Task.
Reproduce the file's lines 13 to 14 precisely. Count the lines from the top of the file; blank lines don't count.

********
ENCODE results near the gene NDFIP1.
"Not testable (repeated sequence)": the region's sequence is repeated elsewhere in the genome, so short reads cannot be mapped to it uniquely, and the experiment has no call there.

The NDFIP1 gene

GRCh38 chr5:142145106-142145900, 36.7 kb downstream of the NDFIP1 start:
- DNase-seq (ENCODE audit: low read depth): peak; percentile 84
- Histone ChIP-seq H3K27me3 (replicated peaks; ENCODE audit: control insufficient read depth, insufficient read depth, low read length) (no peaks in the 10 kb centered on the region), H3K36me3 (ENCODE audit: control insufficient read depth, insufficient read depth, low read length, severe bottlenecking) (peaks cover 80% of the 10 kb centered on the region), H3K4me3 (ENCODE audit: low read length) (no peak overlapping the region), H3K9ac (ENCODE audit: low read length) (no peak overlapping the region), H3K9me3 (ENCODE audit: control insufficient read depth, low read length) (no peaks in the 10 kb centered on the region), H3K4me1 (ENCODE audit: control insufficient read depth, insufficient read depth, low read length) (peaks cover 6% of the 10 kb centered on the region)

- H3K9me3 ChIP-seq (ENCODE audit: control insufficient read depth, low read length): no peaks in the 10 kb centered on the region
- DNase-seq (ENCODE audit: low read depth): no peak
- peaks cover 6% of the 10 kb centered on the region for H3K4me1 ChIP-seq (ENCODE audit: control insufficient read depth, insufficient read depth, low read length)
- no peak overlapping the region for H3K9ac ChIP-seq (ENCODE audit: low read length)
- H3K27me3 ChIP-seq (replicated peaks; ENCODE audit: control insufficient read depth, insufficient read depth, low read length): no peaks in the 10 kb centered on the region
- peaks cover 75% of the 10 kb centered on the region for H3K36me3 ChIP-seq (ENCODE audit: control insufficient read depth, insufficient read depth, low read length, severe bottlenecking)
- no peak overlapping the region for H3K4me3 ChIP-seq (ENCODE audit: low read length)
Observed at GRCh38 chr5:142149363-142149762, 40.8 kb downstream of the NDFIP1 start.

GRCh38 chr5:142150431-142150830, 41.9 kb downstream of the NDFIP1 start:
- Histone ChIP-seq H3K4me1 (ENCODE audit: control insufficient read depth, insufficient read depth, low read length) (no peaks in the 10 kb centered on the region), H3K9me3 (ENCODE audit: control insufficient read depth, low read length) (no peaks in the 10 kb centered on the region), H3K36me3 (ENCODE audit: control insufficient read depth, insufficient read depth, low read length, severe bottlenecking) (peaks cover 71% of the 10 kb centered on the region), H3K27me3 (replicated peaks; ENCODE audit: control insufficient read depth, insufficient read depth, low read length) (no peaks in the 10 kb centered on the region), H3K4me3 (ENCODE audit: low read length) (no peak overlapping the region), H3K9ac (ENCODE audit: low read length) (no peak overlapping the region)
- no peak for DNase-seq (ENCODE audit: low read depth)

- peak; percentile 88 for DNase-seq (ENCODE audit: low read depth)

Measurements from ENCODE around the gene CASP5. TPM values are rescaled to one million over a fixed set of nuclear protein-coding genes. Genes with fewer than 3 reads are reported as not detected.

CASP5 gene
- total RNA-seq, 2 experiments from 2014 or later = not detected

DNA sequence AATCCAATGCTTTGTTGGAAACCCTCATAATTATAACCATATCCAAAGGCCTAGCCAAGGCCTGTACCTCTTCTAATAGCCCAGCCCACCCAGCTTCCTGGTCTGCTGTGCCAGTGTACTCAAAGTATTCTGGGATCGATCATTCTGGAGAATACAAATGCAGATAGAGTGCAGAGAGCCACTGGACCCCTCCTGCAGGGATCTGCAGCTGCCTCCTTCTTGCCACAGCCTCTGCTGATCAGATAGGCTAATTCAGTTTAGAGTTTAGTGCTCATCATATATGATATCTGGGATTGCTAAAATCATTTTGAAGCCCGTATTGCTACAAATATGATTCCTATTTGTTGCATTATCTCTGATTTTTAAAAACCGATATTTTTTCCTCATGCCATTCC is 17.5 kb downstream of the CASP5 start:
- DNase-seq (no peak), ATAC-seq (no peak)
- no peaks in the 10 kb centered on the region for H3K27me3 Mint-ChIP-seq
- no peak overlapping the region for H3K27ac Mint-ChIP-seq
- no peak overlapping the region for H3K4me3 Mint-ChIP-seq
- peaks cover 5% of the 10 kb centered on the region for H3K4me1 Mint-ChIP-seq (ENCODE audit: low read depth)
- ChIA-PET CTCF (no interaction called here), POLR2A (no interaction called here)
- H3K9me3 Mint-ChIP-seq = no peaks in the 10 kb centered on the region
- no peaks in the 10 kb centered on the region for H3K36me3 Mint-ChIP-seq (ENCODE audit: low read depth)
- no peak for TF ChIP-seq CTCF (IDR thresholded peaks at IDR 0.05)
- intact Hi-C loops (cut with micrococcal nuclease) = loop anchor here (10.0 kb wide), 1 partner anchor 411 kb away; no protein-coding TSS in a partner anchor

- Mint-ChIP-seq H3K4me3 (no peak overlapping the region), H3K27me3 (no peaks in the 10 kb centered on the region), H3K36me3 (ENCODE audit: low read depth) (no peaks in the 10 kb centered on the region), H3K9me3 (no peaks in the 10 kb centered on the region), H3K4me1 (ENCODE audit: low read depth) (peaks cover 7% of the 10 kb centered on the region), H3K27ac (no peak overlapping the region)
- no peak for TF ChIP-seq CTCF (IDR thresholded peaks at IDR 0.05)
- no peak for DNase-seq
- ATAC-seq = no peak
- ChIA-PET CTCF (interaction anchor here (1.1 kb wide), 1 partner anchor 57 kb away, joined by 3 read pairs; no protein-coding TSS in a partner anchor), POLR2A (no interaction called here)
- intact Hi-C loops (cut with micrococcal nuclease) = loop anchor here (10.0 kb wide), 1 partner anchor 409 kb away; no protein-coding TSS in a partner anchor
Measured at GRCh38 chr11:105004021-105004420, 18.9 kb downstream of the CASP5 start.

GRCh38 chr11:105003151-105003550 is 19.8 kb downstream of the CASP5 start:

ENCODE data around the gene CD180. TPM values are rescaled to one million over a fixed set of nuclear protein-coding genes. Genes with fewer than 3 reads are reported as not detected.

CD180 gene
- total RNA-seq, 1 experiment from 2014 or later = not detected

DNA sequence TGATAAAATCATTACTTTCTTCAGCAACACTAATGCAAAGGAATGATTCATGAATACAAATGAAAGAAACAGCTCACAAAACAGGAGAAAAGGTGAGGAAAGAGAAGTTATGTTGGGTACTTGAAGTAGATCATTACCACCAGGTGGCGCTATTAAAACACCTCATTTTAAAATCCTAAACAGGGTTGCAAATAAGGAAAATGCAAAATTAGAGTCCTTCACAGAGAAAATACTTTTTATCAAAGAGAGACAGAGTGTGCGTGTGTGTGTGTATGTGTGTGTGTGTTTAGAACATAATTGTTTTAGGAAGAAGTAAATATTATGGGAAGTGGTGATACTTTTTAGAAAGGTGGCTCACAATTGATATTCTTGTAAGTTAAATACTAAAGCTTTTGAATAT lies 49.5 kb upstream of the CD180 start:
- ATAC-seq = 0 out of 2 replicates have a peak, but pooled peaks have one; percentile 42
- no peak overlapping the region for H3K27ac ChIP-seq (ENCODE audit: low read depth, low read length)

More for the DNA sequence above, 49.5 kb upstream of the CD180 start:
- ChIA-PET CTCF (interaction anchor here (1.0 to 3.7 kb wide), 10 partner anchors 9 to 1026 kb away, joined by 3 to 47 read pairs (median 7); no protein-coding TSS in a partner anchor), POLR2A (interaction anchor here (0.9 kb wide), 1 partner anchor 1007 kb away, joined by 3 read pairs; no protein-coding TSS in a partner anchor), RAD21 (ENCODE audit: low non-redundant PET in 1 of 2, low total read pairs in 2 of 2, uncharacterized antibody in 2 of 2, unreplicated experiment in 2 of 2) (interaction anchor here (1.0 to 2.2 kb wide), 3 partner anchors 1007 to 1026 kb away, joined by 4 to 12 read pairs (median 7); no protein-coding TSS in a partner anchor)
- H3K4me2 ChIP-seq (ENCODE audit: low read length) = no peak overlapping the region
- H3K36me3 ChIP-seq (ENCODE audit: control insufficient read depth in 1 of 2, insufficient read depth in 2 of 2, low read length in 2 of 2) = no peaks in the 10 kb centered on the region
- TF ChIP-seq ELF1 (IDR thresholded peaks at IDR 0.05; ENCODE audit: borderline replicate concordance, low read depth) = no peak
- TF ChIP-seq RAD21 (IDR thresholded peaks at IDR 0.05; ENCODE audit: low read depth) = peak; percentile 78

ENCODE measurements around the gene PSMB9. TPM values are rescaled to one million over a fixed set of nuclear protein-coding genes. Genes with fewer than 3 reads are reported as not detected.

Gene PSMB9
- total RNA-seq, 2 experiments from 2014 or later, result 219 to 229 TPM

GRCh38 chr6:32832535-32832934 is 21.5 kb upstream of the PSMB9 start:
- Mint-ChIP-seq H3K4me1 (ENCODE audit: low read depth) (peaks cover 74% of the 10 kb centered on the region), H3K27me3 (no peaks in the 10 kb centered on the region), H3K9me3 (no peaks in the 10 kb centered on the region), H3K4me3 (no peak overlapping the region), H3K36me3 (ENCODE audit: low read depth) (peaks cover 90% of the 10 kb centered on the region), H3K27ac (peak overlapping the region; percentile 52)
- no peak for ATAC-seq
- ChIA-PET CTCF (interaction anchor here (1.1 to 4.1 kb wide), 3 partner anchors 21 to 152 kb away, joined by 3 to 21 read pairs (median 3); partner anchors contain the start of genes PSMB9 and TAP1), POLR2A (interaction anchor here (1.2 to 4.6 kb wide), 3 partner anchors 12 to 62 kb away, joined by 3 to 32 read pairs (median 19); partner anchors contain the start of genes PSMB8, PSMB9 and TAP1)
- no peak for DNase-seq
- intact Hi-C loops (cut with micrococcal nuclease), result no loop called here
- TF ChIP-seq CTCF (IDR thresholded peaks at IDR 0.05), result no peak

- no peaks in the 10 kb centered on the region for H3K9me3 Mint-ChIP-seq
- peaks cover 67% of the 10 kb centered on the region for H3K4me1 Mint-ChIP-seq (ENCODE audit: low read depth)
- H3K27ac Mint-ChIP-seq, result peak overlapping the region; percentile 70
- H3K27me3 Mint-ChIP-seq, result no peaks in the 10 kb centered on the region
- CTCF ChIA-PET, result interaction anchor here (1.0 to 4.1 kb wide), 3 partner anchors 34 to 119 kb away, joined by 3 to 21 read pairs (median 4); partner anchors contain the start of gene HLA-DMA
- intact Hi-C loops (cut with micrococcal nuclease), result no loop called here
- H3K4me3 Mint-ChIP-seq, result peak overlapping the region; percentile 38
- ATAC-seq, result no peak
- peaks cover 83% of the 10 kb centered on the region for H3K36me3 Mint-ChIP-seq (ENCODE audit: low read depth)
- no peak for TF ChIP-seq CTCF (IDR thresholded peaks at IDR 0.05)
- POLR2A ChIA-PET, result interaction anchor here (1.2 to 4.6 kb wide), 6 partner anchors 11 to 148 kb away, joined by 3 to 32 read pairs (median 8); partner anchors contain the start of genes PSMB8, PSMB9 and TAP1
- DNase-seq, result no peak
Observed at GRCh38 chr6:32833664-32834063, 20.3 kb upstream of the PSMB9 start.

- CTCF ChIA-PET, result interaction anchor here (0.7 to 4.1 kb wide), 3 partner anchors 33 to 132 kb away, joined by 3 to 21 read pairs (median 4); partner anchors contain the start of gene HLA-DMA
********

- no peak overlapping the region for H3K4me3 ChIP-seq (ENCODE audit: low read length)
Observed at GRCh38 chr5:142149363-142149762, 40.8 kb downstream of the NDFIP1 start.